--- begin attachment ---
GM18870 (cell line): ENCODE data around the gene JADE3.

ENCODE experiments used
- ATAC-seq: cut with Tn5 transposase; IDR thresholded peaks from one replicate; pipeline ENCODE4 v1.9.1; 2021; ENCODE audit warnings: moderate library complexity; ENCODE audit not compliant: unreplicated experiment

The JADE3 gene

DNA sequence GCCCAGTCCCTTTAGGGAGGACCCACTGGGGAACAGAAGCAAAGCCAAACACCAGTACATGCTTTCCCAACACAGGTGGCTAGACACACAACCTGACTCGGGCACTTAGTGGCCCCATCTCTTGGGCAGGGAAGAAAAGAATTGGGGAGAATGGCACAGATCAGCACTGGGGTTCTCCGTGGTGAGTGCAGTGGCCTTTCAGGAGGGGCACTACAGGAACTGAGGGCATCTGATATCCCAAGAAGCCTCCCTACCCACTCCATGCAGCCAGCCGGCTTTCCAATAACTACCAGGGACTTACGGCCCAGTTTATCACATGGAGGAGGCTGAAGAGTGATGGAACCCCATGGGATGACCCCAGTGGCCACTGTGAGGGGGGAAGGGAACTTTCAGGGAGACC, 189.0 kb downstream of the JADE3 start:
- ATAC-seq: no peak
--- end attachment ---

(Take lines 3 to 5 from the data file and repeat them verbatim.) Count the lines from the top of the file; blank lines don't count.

- ATAC-seq: cut with Tn5 transposase; IDR thresholded peaks from one replicate; pipeline ENCODE4 v1.9.1; 2021; ENCODE audit warnings: moderate library complexity; ENCODE audit not compliant: unreplicated experiment

The JADE3 gene

DNA sequence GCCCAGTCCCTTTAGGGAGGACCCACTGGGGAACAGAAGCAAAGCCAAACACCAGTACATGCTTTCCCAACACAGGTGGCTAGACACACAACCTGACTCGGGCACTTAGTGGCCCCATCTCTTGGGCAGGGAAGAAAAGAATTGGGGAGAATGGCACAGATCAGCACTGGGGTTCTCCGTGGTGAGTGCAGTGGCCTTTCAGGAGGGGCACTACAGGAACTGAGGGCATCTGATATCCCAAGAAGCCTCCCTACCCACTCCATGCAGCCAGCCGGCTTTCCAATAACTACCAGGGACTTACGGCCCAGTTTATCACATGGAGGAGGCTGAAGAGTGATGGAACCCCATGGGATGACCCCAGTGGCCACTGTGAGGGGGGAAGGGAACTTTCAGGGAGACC, 189.0 kb downstream of the JADE3 start: